Page 16 THE MALDEN ADVOCATE–Friday, September 8, 2023 Malden residents to participate in Boston Marathon® Jimmy Fund Walk presented by Hyundai Walk Hero Norma-Rose Termé-Smith will join thousands in the iconic fundraising walk for Dana-Farber Cancer Institute to support all forms of cancer research and care F ourteen residents from Malden will participate in the Boston Marathon® Jimmy Fund Walk presented by Hyundai on Sunday, October 1. Walk Hero Norma-Rose Termé-Smith, Katelyn Belmonte, Carolann Gabriella, Martin Gabriella, Sydney Schwager, Michael Bryant, Judi Downey, Leanne McAuliff e, James Riccardi, Janis Moriarty, Caitlin Resendes, Brendan Moriarty, Hui Huang and Yue Zheng — along with thousands of other walkers — will participate in the iconic annual event that will unite the community to raise funds SPECIAL POWERS OF APPOINTMENTS IN DEEDS E state planning attorneys use special powers of appointments in order to reserve in the Grantor the limited power to change who will ultimately receive the real estate and under what conditions. A Massachusetts Appeals court in 2017 approved such a reserved special power of appointment in the case of Skye v. Hession, 91 Mass. App. Ct. 423. This case has not been appealed to the Mass SJC. The court held that the reserved power in the deed itself (and the later exercise of that power) were valid. The grantor (owner of the real estate) wanted to protect the real estate in the event nursing home care was needed. However, she also wanted to preserve the right to change who would ultimately receive the real estate upon her death. She exercised the special power of appointment contained in the deed via her Last Will and Testament. Once her Will was submitted to the Probate Court for allowance, one of the individuals whose interest was reduced fi led an objection to the Will attempting to declare it null and void. The court stated that since the grantor had reserved a life estate in the deed, the individuals receiving an interest in the real estate at that point in time did not have a “present possessory interest”, but rather had a “remainder interest”. The interest of those individuals at that point in time was circumscribed by the grantor’s reserved special power of appointment. In eff ect, those individuals had originally received a “fee simple defeasible” interest. In a nutshell, the Appeals Court stated that the grantor could actually deed the property to one or more people, reserve a life estate in the deed itself, and still reserve the right to change who would ultimately receive the real estate, and, in what percentages. Once the five-year look back period has been met, the grantor will not have to include the real estate as a countable asset for MassHealth eligibility purposes. Why is this so? The reason is that the grantor did not reserve a general power of appointment. The grantor herself cannot receive the real estate back. The grantor cannot “appoint” the property to herself, her creditors, or the creditors of her estate. The reserved special power of appointment, even without a reserved life estate in the deed itself, also allows for a “step-up in cost basis” upon the grantor’s death. This means that the fair market value of the real estate on the date of the grantor’s death becomes the new cost basis going forward. Therefore, future capital gains may be greatly reduced or eliminated altogether. A reserved life estate by itself, under the current tax law, will accomplish the same step-up. As it stands now, the case is important to elder law attorneys as such a reserved special power of appointment in a deed will not jeopardize MassHealth eligibility. to support all forms of adult and pediatric care and cancer research at the nation’s premier cancer center, Dana-Farber Cancer Institute. The Jimmy Fund Walk has raised more than $167 million for Dana-Farber in its 34-year history, raising a record-breaking more than $8.8 million in 2022. Norma-Rose Termé-Smith, 10, will participate as a Walk Hero for the Boston Marathon Jimmy Fund Walk. Heroes are matched with Jimmy Fund Walk teams to give participants an opportunity to connect with patients. Norma-Rose was diagnosed with pineoblastoma. Norma-Rose walks on her match team, Team Defeet Cancer. “I like playing games at the Jimmy Fund Clinic and playing ‘Norma-Rose Rules’ while waiting for my appointments,” Norma-Rose describes. “Throughout the past 34 years, the Jimmy Fund Walk has continuously supported life-saving research and cancer care at Dana-Farber. The 2023 Walk will be held during the Jimmy Fund’s 75th anniversary year and will aim to raise $9 million in the eff ort to prevent, treat, and defy cancer,” said Jimmy Fund Walk Director Zack Blackburn. “This year also marks the 35th annual Jimmy Fund Walk. We are eager to get out on the course and see all our outstanding walkers and teams come together to support this great cause.” The Jimmy Fund Walk is the only organized walk permitted on the famed Boston Marathon® course, and participants have the fl exibility to choose from four distance options: 5K walk (from Dana-Farber Cancer Institute’s Longwood Medical Campus), 10K walk (from Newton), Half Marathon walk (from Wellesley) and Marathon walk (from Hopkinton). Whatever route walkers choose, they will be treated to 10 refueling stations as well as poster-sized photographs of patients — Jimmy Fund Walk Heroes — displayed at each mile and half-mile marker as inspiration. All four routes of the Jimmy Fund Walk will culminate at the Jimmy Fund Walk Finish Line Powered by Schneider Electric. Due to construction in Copley Square, the Jimmy Fund Walk Finish Line location has been moved to the Fenway neighborhood for 2023. Walkers should know that distances might be slightly shorter, as they fi nish the walk in front of Fenway Park. The fi nish line will include a celebration complete with food, music and a speaking program. If walkers wish to participate a bit closer to home, the Jimmy Fund Walk has fl exible opportunities. Participants can also join the event virtually by “walking their way” from wherever they are most comfortable: in their neighborhood, on a favorite hiking trail or on a treadmill at home. Materials to support Virtual Walkers are available. To register to walk or volunteer at the Jimmy Fund Walk (#JimmyFundWalk) or to support a walker, visit www.JimmyFundWalk.org or call 866531-9255. Registrants can enter the promo code NEWS for $5 off the registration fee. All registered walkers will receive a Boston Marathon® Jimmy Fund Walk Hero Norma-Rose TerméSmith bib, a medal and a Jimmy Fund Walk T-shirt. About the Jimmy Fund: The anniversary in Jimmy Fund, which is celebrating its 75th 2023, is comprised of community-based fundraising events and other programs that, solely and directly, benefi t Dana-Farber Cancer Institute’s lifesaving mission to provide compassionate patient care and groundbreaking cancer research for children and adults. The Jimmy Fund is an offi cial charity of the Boston Red Sox, the Massachusetts Chiefs of Police Association, the Pan-Mass Challenge and the Variety Children’s Charity of New England. Since 1948, the generosity of millions of people has helped the Jimmy Fund save countless lives and reduce the burden of cancer for patients and families worldwide. Follow the Jimmy Fund on Facebook, Twitter and Instagram: @TheJimmyFund. Law Offices of JOSEPH D. CATALDO, P.C. “ATTORNEYS AND COUNSELORS AT LAW”  ESTATE/MEDICAID PLANNING  WILLS/TRUSTS/ESTATES  INCOME TAX PREPARATION  WEALTH MANAGEMENT  RETIREMENT PLANNING  ELDER LAW 369 Broadway Everett, MA 02149 (617)381-9600 JOSEPH D. CATALDO, CPA, CFP, MST, ESQUIRE. AICPA Personal Financial Specialist Designee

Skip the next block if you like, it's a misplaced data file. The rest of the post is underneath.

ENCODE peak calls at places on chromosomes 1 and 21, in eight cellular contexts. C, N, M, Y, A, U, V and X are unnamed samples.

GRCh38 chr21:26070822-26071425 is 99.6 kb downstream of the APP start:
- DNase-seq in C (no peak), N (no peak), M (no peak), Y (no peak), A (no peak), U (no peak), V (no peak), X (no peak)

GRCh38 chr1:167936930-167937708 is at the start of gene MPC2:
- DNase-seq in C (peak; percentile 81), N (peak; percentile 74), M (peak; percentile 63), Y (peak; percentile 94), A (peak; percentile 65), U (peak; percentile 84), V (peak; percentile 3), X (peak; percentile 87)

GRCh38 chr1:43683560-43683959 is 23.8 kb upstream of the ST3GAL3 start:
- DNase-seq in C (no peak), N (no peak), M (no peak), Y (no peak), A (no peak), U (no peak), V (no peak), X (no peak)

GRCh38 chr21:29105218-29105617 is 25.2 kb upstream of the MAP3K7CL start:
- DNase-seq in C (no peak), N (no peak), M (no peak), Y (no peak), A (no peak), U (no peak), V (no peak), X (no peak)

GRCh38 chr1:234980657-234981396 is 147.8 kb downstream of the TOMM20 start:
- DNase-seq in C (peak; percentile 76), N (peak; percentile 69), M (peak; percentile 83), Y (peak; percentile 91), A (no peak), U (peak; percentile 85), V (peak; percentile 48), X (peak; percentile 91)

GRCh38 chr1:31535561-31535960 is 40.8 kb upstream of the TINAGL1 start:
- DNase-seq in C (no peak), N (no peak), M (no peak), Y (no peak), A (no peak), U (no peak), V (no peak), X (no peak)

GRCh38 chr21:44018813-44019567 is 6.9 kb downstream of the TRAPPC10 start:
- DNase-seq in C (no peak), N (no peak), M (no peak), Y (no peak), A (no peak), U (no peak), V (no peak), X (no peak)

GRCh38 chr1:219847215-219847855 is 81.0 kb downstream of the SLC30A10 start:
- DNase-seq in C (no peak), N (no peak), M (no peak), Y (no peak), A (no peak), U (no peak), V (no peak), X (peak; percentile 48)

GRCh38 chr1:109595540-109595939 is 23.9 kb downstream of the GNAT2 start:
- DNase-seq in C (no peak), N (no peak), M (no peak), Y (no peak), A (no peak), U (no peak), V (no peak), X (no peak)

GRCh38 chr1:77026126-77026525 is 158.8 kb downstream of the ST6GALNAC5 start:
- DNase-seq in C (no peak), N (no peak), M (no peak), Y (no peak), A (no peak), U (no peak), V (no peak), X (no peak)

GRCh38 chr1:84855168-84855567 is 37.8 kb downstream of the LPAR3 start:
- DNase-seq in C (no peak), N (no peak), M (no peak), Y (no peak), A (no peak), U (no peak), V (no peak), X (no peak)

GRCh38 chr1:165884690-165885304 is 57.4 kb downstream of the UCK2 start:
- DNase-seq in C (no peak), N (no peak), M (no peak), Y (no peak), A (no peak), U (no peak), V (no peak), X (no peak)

THE MALDEN ADVOCATE–Friday, September 8, 2023 Page 17 NICO’S THE ONE! Revere’s Morgira scores lone goal in 1-0 win over host Malden in season opener Defense rules as Patriots Goalkeepers Garcia, Espinosa combine for shutout over GBL rival Tornados By Steve Freker T his one surely looked like it was headed for a double-zero fi nish, with both teams unable to break the scoring seal in the fi rst game of the season on Tuesday. Then the visiting Patriots of Revere High struck. Revere junior Nico Morgira spun free to the right of the Malden net with just under fi ve minutes to play and booted a shot past the diving Malden goalkeeper and into the net for what turned out to be the lone goal of the entire afternoon. Morgira’s heroics held up, as Revere held on for a hardearned, 1-0 victory over host Malden at Pine Banks Park in the season and Greater Boston League (GBL) opener for both teams. Revere (1-0, 1-0 GBL) was right back in action on Thursday, hosting GBL power Somerville at Revere High at 4:15 p.m. in another early season test, after Advocate press deadline. Next week Head Coach Manny Lopes’ team stays on the league trail, playing GBLer Lynn Classical on the road at 7:15 p.m. at Manning Field in Lynn on Monday evening and then staying on the road Thursday, Sept. 14 for another game at Manning (3:45 p.m.) versus Lynn English. Malden hosted the Lynn English Bulldogs at Pine Banks Park yesterday at 4:15 p.m., after Advocate press deadline. Next week, Malden head coach Jeremiah Smith’s Tornados stay on the road against two top GBL DEAN DOES THE JOB: Malden senior goalkeeper Nathan Dean played strong in the net for the Golden Tornados on Tuesday with many solid saves. NICO’S THE ONE: Nicolas “Nico” Morgira scored the only goal of the game in a 1-0 win for Revere High over host Malden on Tuesday afternoon at Pine Banks Park. (Advocate Photos) rivals: at Everett on Tuesday, Sept. 12 at 4:15 p.m. and then at Somerville on Thursday, Sept. 14 at 4:15 p.m. On Tuesday, Malden and Revere battled each other and the sweltering heat, with both team’s goalkeepers — Revere junior Juan Garcia and Malden senior Nathan Dean — both pitching shutouts in the first half. Malden also got strong play throughout the game from senior midfi elder and captain Donny Wright, sophomore midfi elder Sandesh Ohmire, junior midfielder Henry Rodriquez Filho and senior midfi elder Ali Zoulgami. “Overall we played a solid, team game and we stayed right with them,” Malden Head Coach Jeremiah Smith — coaching his 20th consecutive season opener — told The Advocate. “We had LEADING THE WAY: Revere senior captain JP Chavarria was one of the standouts for the Patriots in Tuesday’s win. CONTROLLING THE DRIBBLE: Revere High defender Kenan Batic (4) keeps control in the Patriots’ end. just the one breakdown near the end and in a game like this, it cost us.” Revere got strong play from both Garcia in net in the fi rst half as well as from junior Daniel Espinosa, who played goalkeeper for the entire second half and also threw a zero at Malden. The two juniors split the game and combined for nine saves. Revere also got some strong play from captains Bryan Medina, a junior, senior JV Chavarria, sophomore Kenan Batic, who was rock-solid defensively, and freshman Emmanuel Lopera. BREAKING IT DOWN: Coach Manny Lopes breaks it down for the Revere High players at halftime of Tuesday’s 1-0 Patriots win. POSTGAME POWWOW: Malden High Head Coach Jeremiah Smith talked to the Golden Tornados following Tuesday’s season opener versus Revere. SPLIT DECISION: Revere junior goaltenders Juan Garcia (right), in the first half, and Daniel Espinosa (left), in the second half, combined for a shutout in net in a 1-0 win over Malden on Tuesday. SOLID BOOT: Malden High senior captain Donny Wright, a fouryear varsity player, played a solid overall game in Tuesday’s opener. THE PATRIOT WAY: Celebrating the season-opening win on Tuesday were, pictured from left to right, Revere High’s Luis Silva (6), Kenan Batic (4), captain JP Chavarria (18), Eric DeCarvalho (8), Kaue Alves (7) and junior captain Bryan Medina (8, in front).